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HSU’s 4th Annual Zero Waste Conference Recap

Waste Reduction & Resource Awareness Program hosts environmental event and educates community

The Humboldt State Zero Waste Conference, hosted by the campus’ Waste Reduction Resource Awareness Program, taught students and community members how to reduce the amount of waste they produce in their daily lives. The week ended in a city proclamation that Nov. 15 would forever be Zero Waste Day.

“WRAPP is all about serving students and providing students resources to make lifestyle changes,” Program Manager Amanda McDonald said. “It’s a slow and gradual process where it’s not like you can get rid of every plastic thing in your house at once, but you have to be committed to doing this over time.”

A week of influential guest speakers, engaging activities and exciting happenings kept students active and engaged in reducing waste. These included a moving speech by Tedd Ward, the authority on Del Norte solid waste, Tinkertime on the quad and the extravagant Green Campus Trashion Show.

The clothing industry is so detrimental. Fast fashion, in my opinion, is one of the worst industries for the environment. It not only deteriorates sense of commitment, but it also withholds your own sense of style. It’s good to upcycle clothes for a new purpose instead of sending them straight to the landfill.

The Zero Waste Conference began with a banquet which set the tone for the rest of the week. A keynote speech by Alec Cooley shared the story about the origins of the Humboldt Campus Recycling Program, following closely by the Trashion Show.

Eight students built magnificent costumes out of household waste. There was a Rob-box, sword wielding cardboard centurion, and the CD bikini-rocking Julian Palmisano. They each strut their stuff across the stage to show off what they made.

“I think my grandma would be proud,” Palmisano said. “I did it for fun. It’s kind of a joke, really, and it’s a way to bring attention to the unprecedented degree of waste that is in this world.”

In pursuit of constructive solutions, the following day was Tinker Time. WRRAP, CCAT and Green Campus showed students how to reduce their waste by upcycling recyclable items. Upcycling is the “reuse” part of the reduce, reuse, recycle phrase.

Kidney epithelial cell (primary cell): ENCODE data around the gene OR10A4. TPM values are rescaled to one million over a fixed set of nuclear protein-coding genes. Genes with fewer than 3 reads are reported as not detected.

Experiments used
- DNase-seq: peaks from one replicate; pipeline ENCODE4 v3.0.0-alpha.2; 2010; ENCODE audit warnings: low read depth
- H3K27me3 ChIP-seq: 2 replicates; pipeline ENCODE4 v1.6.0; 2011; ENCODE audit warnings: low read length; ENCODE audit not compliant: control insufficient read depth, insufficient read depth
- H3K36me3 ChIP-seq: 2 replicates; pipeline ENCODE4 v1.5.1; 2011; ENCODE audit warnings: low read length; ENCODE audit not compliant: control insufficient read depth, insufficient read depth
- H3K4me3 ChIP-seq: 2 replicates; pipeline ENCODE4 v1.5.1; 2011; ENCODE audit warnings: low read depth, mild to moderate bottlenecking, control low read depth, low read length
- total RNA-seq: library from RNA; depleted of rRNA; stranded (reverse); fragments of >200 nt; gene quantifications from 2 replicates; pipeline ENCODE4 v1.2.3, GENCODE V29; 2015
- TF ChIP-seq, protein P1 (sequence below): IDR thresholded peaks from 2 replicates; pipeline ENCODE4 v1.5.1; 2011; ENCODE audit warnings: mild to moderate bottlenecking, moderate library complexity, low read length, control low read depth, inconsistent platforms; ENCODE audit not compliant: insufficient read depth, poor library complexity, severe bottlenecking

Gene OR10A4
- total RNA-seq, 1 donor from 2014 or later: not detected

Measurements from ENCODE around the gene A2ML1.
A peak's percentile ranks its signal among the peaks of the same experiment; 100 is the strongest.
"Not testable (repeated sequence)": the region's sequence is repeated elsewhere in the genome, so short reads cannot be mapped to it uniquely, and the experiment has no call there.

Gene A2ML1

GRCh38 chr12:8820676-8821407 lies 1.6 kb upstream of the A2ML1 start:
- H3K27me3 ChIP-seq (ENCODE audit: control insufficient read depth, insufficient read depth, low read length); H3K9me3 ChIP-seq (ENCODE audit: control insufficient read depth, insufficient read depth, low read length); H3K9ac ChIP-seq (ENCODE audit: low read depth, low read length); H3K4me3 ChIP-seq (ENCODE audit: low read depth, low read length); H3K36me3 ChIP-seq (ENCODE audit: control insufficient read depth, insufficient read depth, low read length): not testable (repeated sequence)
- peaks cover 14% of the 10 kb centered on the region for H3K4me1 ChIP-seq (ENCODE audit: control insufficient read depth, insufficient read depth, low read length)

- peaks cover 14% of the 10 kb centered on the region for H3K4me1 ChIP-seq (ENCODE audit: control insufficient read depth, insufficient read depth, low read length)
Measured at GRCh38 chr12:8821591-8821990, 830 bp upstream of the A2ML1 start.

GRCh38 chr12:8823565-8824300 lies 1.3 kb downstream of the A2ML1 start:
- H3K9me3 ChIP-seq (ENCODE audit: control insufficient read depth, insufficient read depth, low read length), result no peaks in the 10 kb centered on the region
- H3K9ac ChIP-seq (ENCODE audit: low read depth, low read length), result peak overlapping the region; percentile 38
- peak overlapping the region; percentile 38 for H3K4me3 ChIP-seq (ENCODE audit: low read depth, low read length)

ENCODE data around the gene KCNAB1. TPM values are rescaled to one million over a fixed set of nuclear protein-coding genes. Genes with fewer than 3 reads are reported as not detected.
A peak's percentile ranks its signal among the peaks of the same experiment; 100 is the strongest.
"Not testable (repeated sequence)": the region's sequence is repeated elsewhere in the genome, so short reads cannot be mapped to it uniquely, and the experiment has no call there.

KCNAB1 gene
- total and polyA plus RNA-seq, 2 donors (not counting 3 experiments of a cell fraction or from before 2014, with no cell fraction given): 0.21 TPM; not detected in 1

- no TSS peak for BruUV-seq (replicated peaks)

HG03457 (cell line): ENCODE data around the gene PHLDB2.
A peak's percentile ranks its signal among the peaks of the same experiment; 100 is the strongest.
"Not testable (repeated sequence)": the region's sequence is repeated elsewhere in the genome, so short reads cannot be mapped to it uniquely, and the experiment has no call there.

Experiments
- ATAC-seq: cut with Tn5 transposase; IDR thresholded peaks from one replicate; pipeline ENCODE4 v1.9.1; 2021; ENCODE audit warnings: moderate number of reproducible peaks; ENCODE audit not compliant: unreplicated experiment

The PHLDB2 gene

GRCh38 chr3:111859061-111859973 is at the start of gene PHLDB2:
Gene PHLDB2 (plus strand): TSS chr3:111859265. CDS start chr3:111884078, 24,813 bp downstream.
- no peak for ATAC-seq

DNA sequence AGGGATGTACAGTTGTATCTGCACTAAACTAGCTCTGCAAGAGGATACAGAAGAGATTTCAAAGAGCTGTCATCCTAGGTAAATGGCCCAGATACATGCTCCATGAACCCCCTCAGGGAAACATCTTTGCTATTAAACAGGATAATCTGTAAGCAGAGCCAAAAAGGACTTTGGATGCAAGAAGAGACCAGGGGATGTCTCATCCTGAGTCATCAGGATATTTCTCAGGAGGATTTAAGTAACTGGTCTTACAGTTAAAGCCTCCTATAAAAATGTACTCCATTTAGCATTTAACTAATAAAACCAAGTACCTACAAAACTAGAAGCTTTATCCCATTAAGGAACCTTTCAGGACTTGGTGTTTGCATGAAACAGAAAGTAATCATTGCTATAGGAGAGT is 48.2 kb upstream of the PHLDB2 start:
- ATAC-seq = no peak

During Tinker Time, WRRAP showed students how to upcycle their clothes into mason jar coozies and grocery bags. The Campus Center for Appropriate Technologies upcycled wood waste and oyster shells into wind chimes. At the coozie table, WRAPP Compost Site Intern Krissi Fiebig taught students how to cut up old clothes and sew them together for a more beneficial use.

“The clothing industry is so detrimental,” Fiebig said. “Fast fashion, in my opinion, is one of the worst industries for the environment. It not only deteriorates sense of commitment, but it also withholds your own sense of style. It’s good to upcycle clothes for a new purpose instead of sending them straight to the landfill.”

In 1964 the first plastic bag was made, and it was the beginning of this. One half of all of all plastic produced has been produced in the last thirteen years. Recycling is ineffective… It was not our decision which led to this. It was fractional distillation and oil refining.

Finally, Ted Ward’s speech was a somber reminder of the modern state of the world. He said he felt as though he had failed as a waste manager. He reminisced about the day the first plastic bag was created and commented on how we ought to rename our modern era the “Plastocene,” cynically addressing the volume of plastic waste we produce.

“We should coin this era the Plastocene instead of the Holocene because that is our legacy,” Ward said. “In 1964 the first plastic bag was made, and it was the beginning of this. One half of all of all plastic produced has been produced in the last thirteen years. Recycling is ineffective… It was not our decision which led to this. It was fractional distillation and oil refining.”

The Zero Waste Conference finished up with Humboldt officially declaring Nov. 15 Zero Waste Day. The official proclamation reflects Humboldt County, the City of Arcata and our local community’s progress towards zero waste.

“Now be it resolved that the Humboldt County Board of Supervisors joins Humboldt cities and business groups to recognize November 15, 2019 as Zero Waste Day,” the proclamation said. “A day each year we acknowledge the County’s waste reduction progress and urge residents to recommit efforts toward Zero Waste.”

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